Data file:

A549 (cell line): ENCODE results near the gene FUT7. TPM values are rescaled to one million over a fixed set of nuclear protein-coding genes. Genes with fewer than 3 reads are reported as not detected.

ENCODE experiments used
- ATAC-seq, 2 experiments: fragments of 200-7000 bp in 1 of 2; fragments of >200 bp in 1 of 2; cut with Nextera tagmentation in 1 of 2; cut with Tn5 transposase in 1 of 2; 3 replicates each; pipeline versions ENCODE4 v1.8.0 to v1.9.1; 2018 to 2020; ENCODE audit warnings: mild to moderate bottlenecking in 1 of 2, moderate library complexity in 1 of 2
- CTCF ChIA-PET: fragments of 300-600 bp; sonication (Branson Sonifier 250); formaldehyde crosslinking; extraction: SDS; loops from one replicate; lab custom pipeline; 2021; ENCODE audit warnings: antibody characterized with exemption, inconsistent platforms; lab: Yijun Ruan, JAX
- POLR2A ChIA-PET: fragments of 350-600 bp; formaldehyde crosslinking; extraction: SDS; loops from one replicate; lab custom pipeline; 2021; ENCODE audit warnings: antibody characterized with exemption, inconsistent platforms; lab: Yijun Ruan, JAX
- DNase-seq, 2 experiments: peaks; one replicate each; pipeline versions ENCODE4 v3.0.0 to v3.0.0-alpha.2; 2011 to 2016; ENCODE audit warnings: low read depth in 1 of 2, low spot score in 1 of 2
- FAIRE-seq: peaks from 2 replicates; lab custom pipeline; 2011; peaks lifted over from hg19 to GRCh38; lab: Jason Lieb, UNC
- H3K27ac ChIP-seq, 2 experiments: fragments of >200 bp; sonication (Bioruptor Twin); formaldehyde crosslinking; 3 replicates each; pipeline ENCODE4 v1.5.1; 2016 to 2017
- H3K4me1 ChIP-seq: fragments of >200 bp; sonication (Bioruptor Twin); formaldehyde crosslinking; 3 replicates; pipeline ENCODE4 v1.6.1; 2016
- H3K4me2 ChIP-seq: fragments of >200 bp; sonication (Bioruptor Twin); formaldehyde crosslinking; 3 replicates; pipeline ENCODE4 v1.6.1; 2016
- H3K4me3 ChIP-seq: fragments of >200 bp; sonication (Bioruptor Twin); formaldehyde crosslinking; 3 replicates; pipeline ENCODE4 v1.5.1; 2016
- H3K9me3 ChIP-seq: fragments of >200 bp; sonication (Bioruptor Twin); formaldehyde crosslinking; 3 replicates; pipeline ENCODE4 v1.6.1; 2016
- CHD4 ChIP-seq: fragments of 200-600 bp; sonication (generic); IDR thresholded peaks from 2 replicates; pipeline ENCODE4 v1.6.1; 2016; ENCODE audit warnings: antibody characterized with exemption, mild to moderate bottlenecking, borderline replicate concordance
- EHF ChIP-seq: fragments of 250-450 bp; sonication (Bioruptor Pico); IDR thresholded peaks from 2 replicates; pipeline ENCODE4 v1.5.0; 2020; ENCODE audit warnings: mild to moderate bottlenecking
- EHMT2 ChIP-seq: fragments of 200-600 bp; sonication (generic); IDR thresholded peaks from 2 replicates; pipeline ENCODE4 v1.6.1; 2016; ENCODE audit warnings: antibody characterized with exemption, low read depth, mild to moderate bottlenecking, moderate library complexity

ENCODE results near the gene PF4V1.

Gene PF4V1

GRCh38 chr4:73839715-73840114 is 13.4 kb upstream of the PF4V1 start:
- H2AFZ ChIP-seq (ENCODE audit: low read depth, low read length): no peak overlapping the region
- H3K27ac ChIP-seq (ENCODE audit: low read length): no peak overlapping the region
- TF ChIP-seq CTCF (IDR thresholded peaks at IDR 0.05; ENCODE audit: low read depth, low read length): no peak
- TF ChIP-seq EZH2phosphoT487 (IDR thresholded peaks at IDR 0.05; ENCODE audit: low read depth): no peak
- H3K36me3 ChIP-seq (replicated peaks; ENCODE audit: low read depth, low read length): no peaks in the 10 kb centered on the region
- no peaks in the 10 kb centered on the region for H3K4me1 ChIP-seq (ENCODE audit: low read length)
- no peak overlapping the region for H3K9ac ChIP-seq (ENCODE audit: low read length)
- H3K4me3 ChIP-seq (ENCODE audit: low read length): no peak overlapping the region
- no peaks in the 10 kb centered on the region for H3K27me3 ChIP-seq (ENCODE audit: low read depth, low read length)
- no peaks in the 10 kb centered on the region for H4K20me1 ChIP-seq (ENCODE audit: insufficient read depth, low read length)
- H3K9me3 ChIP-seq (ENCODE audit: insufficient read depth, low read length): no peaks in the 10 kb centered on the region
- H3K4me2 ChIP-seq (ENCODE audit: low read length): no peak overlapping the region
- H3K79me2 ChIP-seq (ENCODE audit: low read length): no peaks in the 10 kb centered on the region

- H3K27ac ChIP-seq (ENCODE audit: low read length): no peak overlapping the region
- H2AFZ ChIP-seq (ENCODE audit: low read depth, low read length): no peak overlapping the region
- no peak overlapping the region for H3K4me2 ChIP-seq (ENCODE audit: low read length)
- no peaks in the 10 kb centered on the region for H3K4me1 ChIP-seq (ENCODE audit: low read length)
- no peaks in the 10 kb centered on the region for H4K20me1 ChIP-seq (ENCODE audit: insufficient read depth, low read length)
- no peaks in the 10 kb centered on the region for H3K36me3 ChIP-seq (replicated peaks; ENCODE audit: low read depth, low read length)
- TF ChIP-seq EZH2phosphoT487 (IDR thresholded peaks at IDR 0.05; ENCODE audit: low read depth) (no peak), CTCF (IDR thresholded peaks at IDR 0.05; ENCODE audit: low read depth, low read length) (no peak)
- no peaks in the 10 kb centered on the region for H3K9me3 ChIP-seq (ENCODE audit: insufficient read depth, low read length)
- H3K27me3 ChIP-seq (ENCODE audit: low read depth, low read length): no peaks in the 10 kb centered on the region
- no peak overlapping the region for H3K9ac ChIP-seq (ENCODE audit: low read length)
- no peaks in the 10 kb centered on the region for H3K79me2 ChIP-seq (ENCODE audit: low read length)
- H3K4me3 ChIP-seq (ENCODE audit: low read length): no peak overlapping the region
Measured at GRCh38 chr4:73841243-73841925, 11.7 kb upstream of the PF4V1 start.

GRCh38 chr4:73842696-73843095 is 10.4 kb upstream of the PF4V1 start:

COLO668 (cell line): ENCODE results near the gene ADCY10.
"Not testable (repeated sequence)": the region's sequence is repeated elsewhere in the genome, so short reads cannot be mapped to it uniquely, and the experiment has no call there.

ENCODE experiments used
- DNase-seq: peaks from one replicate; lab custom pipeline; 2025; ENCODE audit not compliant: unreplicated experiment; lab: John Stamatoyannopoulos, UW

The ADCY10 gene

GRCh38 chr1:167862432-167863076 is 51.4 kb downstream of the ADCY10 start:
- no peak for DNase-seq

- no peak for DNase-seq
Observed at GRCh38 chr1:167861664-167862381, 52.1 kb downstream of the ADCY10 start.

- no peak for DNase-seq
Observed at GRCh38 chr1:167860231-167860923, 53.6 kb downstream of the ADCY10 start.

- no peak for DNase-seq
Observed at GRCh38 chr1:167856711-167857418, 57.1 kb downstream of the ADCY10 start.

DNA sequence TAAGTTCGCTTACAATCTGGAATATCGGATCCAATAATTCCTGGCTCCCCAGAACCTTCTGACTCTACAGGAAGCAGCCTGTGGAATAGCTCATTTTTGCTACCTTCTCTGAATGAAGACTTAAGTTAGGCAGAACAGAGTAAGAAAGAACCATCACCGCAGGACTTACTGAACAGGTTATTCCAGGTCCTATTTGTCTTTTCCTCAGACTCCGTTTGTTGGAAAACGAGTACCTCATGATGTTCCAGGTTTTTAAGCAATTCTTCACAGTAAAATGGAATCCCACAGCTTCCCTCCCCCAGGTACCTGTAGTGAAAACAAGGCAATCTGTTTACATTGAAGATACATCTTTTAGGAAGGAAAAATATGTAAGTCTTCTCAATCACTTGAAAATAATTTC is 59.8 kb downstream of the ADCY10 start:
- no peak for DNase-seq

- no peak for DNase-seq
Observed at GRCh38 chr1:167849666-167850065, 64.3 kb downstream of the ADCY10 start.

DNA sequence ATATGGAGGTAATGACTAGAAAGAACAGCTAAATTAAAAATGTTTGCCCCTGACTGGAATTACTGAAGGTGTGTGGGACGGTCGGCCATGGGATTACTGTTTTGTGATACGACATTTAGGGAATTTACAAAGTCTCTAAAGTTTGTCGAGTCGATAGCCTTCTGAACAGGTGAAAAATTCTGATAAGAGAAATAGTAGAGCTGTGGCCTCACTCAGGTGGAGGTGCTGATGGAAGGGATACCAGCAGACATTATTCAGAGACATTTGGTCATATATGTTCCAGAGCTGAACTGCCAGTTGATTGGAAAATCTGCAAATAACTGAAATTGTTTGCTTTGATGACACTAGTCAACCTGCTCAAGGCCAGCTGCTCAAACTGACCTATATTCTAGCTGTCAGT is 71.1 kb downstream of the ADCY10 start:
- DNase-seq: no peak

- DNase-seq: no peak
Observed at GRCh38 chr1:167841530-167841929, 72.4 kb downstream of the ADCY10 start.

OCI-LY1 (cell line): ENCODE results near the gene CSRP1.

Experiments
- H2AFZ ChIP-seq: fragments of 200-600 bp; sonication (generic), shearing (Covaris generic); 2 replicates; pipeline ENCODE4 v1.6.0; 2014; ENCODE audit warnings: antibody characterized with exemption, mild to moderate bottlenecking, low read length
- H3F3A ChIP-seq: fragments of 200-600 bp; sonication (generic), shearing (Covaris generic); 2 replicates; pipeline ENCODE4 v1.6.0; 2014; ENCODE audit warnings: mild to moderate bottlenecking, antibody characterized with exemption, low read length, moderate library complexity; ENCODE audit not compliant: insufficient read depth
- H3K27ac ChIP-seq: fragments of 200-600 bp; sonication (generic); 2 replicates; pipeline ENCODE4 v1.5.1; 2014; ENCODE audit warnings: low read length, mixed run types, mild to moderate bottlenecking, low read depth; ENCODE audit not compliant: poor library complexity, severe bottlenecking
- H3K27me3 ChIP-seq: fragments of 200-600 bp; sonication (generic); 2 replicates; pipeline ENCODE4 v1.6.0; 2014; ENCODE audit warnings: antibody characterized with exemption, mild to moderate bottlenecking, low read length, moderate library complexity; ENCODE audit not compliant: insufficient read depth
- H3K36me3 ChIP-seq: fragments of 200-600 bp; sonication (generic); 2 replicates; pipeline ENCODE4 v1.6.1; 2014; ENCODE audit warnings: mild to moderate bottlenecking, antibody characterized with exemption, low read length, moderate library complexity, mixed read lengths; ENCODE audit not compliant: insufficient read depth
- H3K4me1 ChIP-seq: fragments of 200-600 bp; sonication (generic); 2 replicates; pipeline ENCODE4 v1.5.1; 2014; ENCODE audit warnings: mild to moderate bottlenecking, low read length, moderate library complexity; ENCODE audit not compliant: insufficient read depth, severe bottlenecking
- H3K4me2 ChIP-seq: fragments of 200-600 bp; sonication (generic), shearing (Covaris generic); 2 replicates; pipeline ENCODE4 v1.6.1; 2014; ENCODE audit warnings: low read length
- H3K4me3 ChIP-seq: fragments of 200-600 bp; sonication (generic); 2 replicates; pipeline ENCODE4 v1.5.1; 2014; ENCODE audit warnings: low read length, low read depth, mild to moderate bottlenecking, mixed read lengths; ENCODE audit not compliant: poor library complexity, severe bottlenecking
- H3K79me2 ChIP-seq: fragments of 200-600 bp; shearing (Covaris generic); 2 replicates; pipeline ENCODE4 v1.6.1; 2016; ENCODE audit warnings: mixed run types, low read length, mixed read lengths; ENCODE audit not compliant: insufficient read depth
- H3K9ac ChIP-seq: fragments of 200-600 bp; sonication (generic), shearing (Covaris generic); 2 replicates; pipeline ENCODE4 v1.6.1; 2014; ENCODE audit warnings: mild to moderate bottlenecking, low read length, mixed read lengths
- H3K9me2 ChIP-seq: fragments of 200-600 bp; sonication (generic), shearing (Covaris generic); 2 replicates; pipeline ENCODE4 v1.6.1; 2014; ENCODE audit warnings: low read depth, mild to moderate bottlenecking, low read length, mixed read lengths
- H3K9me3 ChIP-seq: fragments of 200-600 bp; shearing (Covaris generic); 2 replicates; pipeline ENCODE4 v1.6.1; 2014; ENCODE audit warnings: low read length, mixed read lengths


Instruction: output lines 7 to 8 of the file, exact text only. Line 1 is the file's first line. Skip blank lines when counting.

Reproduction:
- FAIRE-seq: peaks from 2 replicates; lab custom pipeline; 2011; peaks lifted over from hg19 to GRCh38; lab: Jason Lieb, UNC
- H3K27ac ChIP-seq, 2 experiments: fragments of >200 bp; sonication (Bioruptor Twin); formaldehyde crosslinking; 3 replicates each; pipeline ENCODE4 v1.5.1; 2016 to 2017